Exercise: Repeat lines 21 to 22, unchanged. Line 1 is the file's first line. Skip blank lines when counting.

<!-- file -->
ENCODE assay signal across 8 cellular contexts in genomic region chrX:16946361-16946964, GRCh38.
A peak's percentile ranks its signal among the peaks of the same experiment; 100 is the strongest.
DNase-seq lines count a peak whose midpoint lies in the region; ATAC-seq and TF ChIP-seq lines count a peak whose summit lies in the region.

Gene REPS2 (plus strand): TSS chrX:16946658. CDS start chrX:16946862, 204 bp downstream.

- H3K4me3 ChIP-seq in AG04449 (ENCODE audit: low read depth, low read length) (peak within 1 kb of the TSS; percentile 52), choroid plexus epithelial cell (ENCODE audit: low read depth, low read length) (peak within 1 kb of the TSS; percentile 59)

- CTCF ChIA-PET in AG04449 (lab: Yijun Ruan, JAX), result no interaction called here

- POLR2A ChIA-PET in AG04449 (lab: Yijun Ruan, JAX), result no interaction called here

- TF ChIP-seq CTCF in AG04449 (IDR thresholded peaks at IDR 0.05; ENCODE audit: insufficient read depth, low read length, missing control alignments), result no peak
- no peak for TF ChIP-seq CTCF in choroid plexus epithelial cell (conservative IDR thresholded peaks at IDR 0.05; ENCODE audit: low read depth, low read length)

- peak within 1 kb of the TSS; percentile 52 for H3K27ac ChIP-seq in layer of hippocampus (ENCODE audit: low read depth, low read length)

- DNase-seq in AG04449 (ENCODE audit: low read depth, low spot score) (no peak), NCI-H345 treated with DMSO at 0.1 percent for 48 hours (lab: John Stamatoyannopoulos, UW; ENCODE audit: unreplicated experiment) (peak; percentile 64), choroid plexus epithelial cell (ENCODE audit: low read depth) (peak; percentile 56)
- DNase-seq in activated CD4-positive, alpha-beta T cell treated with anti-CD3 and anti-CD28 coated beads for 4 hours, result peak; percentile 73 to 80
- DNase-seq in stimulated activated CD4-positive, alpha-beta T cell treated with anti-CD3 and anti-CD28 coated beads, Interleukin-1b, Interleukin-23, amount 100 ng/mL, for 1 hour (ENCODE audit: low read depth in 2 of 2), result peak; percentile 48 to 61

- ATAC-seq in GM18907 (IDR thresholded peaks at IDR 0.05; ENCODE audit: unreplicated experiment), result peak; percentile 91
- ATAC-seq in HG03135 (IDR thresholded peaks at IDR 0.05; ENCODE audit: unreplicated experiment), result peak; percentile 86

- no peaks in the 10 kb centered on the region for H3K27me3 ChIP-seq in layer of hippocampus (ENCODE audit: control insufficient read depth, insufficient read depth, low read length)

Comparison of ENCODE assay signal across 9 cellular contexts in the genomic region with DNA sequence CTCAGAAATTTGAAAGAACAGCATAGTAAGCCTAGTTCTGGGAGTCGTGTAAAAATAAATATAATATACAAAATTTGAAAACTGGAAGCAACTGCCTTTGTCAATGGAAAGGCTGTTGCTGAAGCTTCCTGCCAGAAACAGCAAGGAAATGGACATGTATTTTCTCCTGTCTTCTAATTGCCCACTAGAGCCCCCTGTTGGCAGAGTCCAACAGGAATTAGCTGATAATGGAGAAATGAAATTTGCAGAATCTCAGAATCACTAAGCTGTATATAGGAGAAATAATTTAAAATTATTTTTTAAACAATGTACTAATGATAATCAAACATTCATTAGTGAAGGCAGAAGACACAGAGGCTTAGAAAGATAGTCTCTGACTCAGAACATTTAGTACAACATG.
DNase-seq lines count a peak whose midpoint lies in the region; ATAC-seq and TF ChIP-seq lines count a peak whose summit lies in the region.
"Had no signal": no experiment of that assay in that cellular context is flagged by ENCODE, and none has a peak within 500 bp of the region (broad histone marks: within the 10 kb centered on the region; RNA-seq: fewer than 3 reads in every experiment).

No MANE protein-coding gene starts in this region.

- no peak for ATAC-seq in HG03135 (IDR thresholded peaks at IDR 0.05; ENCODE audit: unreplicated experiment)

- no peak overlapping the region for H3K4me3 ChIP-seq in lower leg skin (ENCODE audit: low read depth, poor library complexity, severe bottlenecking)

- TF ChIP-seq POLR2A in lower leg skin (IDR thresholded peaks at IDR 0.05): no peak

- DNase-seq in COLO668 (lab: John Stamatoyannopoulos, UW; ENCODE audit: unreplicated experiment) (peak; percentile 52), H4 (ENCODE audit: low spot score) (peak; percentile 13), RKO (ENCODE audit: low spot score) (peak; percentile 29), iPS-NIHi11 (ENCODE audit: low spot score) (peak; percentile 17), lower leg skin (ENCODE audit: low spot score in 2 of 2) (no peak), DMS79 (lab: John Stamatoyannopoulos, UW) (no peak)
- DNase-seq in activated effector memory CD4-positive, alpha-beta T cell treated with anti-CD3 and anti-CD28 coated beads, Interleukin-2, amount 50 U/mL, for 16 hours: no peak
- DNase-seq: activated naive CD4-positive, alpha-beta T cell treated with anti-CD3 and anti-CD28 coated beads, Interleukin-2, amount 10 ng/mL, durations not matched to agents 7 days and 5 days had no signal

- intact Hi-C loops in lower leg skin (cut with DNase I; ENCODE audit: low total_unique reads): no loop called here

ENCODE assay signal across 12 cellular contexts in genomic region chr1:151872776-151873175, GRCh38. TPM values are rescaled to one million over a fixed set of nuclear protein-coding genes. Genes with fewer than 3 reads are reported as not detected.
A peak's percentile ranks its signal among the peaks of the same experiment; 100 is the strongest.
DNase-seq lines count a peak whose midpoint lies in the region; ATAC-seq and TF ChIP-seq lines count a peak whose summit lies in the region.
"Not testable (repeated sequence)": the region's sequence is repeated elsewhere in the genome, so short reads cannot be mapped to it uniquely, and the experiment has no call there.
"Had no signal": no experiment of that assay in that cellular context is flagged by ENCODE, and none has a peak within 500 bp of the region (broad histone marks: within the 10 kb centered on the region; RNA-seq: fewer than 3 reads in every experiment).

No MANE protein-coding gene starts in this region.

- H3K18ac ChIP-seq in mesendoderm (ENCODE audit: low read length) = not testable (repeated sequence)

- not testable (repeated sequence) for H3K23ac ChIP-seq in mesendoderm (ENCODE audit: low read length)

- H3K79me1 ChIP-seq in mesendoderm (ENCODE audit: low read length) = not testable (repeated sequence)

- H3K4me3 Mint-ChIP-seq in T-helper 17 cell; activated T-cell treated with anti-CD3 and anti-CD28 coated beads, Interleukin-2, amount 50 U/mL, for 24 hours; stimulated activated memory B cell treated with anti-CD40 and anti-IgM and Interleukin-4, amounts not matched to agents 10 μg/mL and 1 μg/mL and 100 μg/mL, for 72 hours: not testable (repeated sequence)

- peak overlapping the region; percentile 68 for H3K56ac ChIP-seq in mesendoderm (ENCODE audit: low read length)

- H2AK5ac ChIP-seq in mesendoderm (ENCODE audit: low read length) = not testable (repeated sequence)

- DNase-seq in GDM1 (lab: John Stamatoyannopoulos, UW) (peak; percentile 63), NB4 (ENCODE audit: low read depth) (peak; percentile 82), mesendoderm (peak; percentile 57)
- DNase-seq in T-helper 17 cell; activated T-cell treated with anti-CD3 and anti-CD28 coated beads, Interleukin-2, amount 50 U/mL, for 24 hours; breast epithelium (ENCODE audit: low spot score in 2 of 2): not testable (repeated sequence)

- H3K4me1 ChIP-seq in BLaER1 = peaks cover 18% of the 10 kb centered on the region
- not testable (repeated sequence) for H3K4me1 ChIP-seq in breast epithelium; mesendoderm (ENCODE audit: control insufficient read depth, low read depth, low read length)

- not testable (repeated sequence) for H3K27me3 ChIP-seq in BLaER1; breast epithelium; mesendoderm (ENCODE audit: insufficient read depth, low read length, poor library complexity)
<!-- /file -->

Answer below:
- no peak for ATAC-seq in HG03135 (IDR thresholded peaks at IDR 0.05; ENCODE audit: unreplicated experiment)

- no peak overlapping the region for H3K4me3 ChIP-seq in lower leg skin (ENCODE audit: low read depth, poor library complexity, severe bottlenecking)